I also  dry brushed an old metal ceiling tile.  It already had a mirror in the center when I bought it.  I just added some old rope for some nautical flair.

Here's a full view of the striped dresser that inspired the whole space.

On top of the dresser are some signed framed vintage maps of Pawcatuck River and Mystic  River.
I used a piece of fabric with lily pads as a back drop.  A star fish on a pedestal, a large float, and a weathered wood frame, some faux shells, and a ceramic octopus complete the vignette.

More nautical decor---two framed boat lithographs.   One of the boats has a Union Jack flag.   A piece of faux coral on a stack of books is framed by a vintage frame I turned onto its side.

Here's another sea life vignette on this navy buffet/dresser.

This terrarium is filled with shells, faux coral on a pedestal, and starfish.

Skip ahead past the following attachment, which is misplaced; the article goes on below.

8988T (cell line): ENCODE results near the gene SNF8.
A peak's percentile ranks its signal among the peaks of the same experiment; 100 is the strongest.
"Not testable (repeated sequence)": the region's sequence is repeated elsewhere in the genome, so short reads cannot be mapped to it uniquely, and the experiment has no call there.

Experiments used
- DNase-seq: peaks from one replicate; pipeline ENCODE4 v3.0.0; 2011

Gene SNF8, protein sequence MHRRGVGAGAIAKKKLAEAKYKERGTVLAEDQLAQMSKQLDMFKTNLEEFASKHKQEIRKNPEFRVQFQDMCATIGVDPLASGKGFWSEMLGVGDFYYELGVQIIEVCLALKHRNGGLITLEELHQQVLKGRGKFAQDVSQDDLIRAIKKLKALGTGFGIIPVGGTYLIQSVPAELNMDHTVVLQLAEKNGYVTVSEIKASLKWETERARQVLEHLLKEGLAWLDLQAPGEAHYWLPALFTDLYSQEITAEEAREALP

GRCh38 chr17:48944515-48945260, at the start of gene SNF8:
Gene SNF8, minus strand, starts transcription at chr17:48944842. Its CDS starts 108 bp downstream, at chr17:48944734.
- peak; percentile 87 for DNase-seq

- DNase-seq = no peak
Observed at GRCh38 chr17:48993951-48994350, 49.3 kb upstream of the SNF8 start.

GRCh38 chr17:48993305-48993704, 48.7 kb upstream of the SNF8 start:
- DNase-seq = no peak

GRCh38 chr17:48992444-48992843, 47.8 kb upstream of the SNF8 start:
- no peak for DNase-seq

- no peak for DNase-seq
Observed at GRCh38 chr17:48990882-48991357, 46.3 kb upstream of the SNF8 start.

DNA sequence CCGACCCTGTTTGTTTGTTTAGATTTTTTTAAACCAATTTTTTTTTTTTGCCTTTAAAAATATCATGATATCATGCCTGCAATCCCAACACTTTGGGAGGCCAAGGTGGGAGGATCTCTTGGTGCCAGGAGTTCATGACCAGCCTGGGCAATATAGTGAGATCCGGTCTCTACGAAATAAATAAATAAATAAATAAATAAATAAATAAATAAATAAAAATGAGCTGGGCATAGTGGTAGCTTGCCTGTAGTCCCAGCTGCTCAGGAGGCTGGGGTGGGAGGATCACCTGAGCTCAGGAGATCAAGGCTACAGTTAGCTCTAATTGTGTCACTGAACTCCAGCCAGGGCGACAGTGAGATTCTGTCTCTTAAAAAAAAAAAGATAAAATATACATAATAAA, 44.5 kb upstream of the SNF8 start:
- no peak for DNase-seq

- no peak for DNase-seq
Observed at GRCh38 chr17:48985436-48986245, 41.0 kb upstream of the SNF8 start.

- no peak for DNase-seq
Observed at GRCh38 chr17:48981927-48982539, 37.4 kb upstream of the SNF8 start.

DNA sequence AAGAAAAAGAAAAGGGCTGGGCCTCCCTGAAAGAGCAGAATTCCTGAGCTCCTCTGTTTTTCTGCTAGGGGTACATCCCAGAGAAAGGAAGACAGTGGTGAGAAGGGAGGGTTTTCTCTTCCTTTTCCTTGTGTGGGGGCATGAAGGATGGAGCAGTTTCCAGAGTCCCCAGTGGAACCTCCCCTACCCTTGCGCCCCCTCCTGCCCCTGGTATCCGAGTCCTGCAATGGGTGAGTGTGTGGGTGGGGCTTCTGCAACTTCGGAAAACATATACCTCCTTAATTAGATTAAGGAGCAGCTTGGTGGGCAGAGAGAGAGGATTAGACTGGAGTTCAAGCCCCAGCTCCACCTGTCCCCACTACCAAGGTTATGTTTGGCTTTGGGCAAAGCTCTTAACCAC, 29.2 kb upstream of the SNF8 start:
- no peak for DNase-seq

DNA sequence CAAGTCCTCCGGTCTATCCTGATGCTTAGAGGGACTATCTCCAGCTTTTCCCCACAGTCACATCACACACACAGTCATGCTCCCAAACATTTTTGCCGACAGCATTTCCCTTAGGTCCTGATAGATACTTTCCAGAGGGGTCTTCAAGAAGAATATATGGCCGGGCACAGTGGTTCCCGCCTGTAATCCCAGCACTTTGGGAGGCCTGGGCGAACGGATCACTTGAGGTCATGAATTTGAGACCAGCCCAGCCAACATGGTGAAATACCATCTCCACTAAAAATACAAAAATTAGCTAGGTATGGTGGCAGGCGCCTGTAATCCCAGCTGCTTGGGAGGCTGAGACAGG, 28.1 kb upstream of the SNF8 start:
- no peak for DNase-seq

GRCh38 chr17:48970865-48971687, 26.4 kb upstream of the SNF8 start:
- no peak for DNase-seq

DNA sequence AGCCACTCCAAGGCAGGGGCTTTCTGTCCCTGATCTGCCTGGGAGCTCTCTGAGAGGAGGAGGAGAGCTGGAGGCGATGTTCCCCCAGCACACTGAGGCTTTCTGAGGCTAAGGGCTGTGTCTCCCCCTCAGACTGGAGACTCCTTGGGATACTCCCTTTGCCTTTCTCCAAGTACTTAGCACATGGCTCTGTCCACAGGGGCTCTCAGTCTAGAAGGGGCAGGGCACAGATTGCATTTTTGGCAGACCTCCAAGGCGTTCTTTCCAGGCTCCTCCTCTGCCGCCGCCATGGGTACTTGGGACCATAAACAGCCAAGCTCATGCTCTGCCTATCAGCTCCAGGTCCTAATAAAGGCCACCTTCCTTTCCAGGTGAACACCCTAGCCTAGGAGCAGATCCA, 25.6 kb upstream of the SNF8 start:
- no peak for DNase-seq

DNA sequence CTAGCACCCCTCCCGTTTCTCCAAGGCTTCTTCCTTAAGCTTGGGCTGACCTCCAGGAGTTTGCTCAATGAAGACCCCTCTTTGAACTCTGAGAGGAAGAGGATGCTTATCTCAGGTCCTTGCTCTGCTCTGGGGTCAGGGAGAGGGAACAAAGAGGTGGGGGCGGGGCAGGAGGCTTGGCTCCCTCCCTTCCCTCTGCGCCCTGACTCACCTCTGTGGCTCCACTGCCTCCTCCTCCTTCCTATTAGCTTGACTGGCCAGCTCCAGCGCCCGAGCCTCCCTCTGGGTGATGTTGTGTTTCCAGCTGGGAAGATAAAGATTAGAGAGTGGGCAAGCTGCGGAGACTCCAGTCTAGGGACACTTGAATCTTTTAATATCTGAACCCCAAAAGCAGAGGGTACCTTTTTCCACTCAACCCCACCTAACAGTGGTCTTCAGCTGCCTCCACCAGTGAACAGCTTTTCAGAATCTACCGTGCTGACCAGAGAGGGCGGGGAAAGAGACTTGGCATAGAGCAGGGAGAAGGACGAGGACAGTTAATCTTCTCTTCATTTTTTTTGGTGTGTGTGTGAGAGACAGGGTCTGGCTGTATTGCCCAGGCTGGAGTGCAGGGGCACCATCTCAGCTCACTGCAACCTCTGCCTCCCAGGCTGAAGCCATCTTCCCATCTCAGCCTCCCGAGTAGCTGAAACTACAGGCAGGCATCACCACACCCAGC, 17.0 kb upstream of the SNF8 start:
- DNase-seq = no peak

A coffee table book rests across the deconstructed stool and supports the terrarium.
 I used some rope to join the wooden floats.

My favorite vintage find is this tray with a hand-painted floral design.

What made me love this tray even more is that it has a circle of arrows.

One last vintage find to share:  Fabulous metal Chinoiserie garden chairs.
They wear their original chippiness.

If you're local, I hope to see you this weekend.  I'm working Saturday.
Or, if you're one of my blog readers I hope I've inspired you to add some nature to your decor.


Sweet Clover Sale
April 17-19


Wednesday, April 1, 2015

MCM Dresser Goes Beachy

I recently purchased a Mid Century Modern dresser and initially was uncertain how to update it. With Spring hopefully on the way and many beach trips in the future, I decided that blue and white was the way to go.  

Here it is in all its nautical loveliness.
I used General Finishes Snow White and Coastal Blue and let the natural geometry of the piece tell me where to put the contrasting colors.

What says beach more than blue and white stripes?

Here's the before.

 I'm a sucker for horizontal stripes,
 and the hardware reminded me of my current favorite decor obsession-----arrows.

Doesn't it look like an arrow?

Is everyone ready for warmer weather and the beach?
I know I'm in the minority,
 but I actually enjoyed the snow days and the enforced stay-at-home-coziness.